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Scripts to enable native dual-stack IPv6 on AT&T with your own router
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Scripts to enable native dual-stack IPv6 on AT&T with your own router

If you skip to the installation section, do read through all of this at some point.




A bypassed router on AT&T's residential u-Verse network does not pull a DHCPv6 lease from upstream DHCPv6 servers.

This is because most DHCPv6 clients available as of this writing (December 2017) default to sending a DUID-LL or DUID-LLT, and do not support configuring a DUID-EN.

A DUID-EN is stored in the Residential Gateway (RG) by the manufacturer, and is sent with every DHCPv6 request from the RG. No DUID-EN, no DHCPv6 assignment.

AT&T has long offered 6rd on its network as an alternative for IPv6 connectivity that, frankly, lacks for nothing in functionality compared to native IPv6 for the vast majority of users. But a thing is possible, so we must do it.


How to figure out the DUID-EN assigned to us? According to RFC 3315, a DUID-EN is comprised of 2 fields - an IANA-assigned enterprise number and an arbitrary, vendor-defined hunk of data.

By examining the DHCPv6 requests sent by the RGs with the help of tcpdump, the format of the DUID-EN has been decoded. And it turns out that it's quite simple:

 0                   1                   2                   3
 0 1 2 3 4 5 6 7 8 9 0 1 2 3 4 5 6 7 8 9 0 1 2 3 4 5 6 7 8 9 0 1
|   unsigned integer: IANA-assigned Private Enterprise Number   |    Field 1
|    IEEE-assigned OUI (Organizationally Unique Identifier)     |    Field 2
+                               +-+-+-+-+-+-+-+-+-+-+-+-+-+-+-+-+
|  of RG mfg'r (2wire or Arris) | Hyphen ("-")  |               |    Also field 2
+-+-+-+-+-+-+-+-+-+-+-+-+-+-+-+-+-+-+-+-+-+-+-+-+               |
.                                                               .    Still field 2
.                    Serial number of RG                        .
.                     (variable length)                         .    Yup, field 2
.                                                               .

Everything is ASCII except for the Private Enterprise Number (PEN) at the beginning. In other words, it's a uint32 followed by something like 001F2E-123456789012.

One PEN, 3561, has been discovered so far. It's listed here (warning: ridiculously long text file) as belonging to The Broadband Forum (formerly 'ADSL Forum'), so that seems right.

Two OUIs, 00D09E and 001E46, have been discovered so far. Those are listed here (warning: another ridiculously long text file) as belonging to 2Wire Inc and ARRIS Group, Inc., and as they were sent respectively by a 2Wire Pace 5286AC and an Arris Motorola NVG599, those seem right too.

Hmm, that's enough information to reconstruct each RG's DUID-EN. Go configure your DHCPv6 clients for a DUID-EN now and enjoy. Thanks for reading!

...Oh right, most DHCPv6 clients. No DUID-EN support.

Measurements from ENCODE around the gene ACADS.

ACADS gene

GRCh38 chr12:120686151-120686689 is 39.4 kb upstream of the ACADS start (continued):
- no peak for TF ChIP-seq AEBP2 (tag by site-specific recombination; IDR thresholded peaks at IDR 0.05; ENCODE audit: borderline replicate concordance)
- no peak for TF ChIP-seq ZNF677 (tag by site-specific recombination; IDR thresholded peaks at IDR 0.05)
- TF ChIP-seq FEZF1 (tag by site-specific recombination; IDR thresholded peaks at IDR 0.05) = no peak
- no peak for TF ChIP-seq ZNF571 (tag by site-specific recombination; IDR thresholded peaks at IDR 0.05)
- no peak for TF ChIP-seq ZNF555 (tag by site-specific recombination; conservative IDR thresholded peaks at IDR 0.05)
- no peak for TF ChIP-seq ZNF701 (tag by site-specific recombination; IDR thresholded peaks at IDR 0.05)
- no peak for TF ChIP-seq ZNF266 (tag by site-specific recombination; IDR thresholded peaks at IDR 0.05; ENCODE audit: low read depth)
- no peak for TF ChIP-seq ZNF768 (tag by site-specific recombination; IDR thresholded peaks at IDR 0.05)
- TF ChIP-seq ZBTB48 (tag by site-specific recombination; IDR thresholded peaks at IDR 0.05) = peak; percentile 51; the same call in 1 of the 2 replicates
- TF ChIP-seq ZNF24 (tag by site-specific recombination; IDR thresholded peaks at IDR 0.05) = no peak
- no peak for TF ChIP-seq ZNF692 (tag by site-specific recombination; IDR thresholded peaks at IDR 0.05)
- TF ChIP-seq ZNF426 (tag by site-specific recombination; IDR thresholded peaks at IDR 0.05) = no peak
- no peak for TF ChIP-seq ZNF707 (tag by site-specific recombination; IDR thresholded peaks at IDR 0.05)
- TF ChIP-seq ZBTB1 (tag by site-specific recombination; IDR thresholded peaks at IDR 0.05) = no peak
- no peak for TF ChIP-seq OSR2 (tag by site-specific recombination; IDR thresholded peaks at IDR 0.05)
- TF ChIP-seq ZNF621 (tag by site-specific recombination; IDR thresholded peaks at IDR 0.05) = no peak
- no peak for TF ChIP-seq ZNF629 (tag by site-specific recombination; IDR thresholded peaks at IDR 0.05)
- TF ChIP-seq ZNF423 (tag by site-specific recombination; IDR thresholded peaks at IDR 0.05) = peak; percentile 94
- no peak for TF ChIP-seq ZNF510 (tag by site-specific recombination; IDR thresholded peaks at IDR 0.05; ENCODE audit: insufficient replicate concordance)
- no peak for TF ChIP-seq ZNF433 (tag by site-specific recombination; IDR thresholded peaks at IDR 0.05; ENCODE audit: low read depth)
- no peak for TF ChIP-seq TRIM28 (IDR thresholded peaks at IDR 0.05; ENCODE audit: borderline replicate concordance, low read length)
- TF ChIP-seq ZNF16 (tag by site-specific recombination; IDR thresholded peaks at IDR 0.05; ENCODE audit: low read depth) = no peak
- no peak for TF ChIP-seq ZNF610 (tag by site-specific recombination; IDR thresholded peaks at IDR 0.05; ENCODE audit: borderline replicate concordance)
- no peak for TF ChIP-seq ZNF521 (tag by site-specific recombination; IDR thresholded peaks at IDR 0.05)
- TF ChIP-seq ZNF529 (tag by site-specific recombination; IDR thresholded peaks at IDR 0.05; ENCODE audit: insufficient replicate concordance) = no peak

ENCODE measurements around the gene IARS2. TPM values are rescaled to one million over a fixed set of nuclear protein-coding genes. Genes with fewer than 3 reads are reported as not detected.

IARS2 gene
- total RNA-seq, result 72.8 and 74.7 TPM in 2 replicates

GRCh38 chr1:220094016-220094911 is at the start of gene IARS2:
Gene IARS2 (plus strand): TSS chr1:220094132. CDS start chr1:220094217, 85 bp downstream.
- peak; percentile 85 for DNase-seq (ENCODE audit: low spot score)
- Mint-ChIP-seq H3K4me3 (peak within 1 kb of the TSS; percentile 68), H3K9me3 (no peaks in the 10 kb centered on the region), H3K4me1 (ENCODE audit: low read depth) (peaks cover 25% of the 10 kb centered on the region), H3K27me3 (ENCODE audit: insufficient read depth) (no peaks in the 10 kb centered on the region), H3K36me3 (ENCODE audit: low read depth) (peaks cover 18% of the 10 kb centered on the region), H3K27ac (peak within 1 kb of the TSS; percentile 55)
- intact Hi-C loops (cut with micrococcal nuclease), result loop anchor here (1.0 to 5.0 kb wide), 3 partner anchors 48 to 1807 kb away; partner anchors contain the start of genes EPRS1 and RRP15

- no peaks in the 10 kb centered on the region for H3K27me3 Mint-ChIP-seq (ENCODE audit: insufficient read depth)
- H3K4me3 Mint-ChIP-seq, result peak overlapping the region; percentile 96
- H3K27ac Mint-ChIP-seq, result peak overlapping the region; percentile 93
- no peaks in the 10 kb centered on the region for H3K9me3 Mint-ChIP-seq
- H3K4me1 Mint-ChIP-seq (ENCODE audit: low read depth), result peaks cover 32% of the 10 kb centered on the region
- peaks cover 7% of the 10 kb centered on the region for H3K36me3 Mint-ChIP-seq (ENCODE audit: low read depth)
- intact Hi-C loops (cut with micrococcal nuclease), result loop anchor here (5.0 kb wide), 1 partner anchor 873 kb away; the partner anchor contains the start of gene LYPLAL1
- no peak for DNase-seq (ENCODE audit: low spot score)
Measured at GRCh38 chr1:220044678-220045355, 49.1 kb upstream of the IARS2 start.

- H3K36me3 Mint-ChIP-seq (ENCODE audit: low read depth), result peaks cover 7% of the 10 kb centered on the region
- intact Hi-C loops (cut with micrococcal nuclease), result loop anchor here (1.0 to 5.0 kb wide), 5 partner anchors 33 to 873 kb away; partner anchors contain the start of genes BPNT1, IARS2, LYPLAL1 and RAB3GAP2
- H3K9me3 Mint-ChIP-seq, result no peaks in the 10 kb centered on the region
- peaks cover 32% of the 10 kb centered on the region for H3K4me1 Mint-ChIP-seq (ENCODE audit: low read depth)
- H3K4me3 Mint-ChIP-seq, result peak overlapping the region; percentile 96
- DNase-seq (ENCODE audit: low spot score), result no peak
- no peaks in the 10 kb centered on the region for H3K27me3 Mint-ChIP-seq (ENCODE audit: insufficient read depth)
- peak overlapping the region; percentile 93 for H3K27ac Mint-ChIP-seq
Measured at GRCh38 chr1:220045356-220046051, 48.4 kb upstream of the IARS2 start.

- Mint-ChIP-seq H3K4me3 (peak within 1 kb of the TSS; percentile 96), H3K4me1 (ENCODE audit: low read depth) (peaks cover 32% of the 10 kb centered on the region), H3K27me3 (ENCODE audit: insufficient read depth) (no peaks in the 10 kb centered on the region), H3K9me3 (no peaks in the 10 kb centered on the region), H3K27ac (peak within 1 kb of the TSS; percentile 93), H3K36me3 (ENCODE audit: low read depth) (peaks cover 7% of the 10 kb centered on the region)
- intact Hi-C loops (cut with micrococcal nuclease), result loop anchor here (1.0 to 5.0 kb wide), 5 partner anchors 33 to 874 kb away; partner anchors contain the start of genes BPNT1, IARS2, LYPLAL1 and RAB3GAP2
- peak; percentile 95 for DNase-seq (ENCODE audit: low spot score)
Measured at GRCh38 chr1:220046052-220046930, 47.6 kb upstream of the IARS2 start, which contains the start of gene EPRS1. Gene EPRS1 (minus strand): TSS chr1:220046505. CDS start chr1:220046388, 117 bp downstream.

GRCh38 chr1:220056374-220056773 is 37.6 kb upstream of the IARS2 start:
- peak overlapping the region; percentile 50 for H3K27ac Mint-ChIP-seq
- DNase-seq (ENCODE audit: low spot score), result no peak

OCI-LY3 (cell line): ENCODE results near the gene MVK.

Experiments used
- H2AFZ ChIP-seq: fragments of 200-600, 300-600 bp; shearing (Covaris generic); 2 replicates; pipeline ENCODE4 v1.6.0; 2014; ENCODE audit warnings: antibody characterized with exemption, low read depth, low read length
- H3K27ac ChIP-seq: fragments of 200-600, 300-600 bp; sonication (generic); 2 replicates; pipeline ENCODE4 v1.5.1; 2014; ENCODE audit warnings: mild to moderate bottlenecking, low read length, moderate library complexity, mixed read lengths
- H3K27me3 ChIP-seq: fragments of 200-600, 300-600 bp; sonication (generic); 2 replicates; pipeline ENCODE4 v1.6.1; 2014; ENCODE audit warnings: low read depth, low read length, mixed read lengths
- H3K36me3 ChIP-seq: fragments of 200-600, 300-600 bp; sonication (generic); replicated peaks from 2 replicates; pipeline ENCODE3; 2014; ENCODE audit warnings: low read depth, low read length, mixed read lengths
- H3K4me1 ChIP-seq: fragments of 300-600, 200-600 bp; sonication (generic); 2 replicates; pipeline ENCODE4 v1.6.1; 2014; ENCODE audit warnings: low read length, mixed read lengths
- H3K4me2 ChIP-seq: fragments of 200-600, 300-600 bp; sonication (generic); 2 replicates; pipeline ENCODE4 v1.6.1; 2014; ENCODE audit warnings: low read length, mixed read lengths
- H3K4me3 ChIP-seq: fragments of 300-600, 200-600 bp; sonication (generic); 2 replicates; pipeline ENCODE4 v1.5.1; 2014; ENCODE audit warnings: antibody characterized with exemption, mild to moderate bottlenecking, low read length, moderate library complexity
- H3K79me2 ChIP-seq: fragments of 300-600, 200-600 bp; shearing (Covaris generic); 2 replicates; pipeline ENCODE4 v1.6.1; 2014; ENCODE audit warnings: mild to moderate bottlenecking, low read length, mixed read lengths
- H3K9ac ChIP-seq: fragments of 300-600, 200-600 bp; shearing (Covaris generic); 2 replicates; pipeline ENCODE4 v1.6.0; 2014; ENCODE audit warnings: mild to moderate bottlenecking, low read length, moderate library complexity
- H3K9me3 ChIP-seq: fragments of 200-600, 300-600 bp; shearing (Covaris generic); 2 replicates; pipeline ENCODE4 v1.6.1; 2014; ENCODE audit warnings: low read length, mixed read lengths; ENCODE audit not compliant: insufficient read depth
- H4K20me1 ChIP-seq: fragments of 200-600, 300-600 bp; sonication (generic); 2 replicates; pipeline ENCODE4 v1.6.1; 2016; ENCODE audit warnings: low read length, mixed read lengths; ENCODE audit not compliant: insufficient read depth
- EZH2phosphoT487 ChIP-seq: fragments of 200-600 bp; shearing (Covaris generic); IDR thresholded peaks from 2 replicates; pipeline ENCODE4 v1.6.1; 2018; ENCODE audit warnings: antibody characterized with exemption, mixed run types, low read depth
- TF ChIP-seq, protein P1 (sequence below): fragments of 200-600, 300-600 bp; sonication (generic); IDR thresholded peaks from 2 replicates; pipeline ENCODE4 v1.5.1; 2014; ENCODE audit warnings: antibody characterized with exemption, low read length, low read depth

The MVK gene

dibbler is a DHCPv6 server, relay, and client, and it does support configuring a DUID-EN. We can use the client portion (aptly named dibbler-client) for our purposes.

Obvious Q: "B-b-but I've never heard of dibbler! Why would I want to install some janky Warsaw Bloc DHCPv6 client?"

A: It is janky! Don't start it up with its default configuration before you edit the configuration file to make it send a DUID-EN, or it won't actually send the DUID-EN! (If only I'd known this months ago, when I first looked into dibbler and gave up on it as broken.)

But it does work. It made beautiful-looking DHCPv6 packets (fine, datagrams) and sent them out, and although AT&T's servers proceeded to cheerfully ignore everything contained within them except the parts where dibbler asked for an IPv6 address and a prefix delegation (PD), the servers replied.


  1. AT&T delegates a /60, and by default dibbler-client will split that into a /68 for every non-WAN interface it finds on the system, basically because it arbitrarily expects to receive a /56. A partial remedy is to split the delegation yourself, which just means that you divide it up however you like and assign the new subnets to the network interface(s) on your LAN.

  2. Things dibbler-client will do ("its job"):

    • bind the IA_NA ("IPv6 address") to your WAN interface
    • improperly split the IA_PD ("prefix delegation") from AT&T and bind a /68 within it to your LAN interface just kidding, there's a helper script

    Things dibbler-client won't do ("not its job") that nevertheless are really basic IPv6 things:

    • set up a default IPv6 route, aka an IPv6 default gateway - it's the kernel's job to listen to Router Advertisements on the WAN, but it often doesn't do so by default again, there's a helper script
    • broadcast Router Advertisements to the LAN - on Linux we use radvd or dnsmasq for this
    • send LAN clients DNS6 server information - via your Router Advertisements to the LAN in the Recursive DNS Server (RDNSS) option, in DHCPv6 assignments, or both
    • any sort of IPv6 firewalling

    Things my helper script will do:

    • properly split the /60 prefix delegation from AT&T and bind a /64 within it to your LAN interface
    • make the kernel listen to the Router Advertisements that AT&T sends about every 20 minutes, allowing your kernel to learn an IPv6 default gateway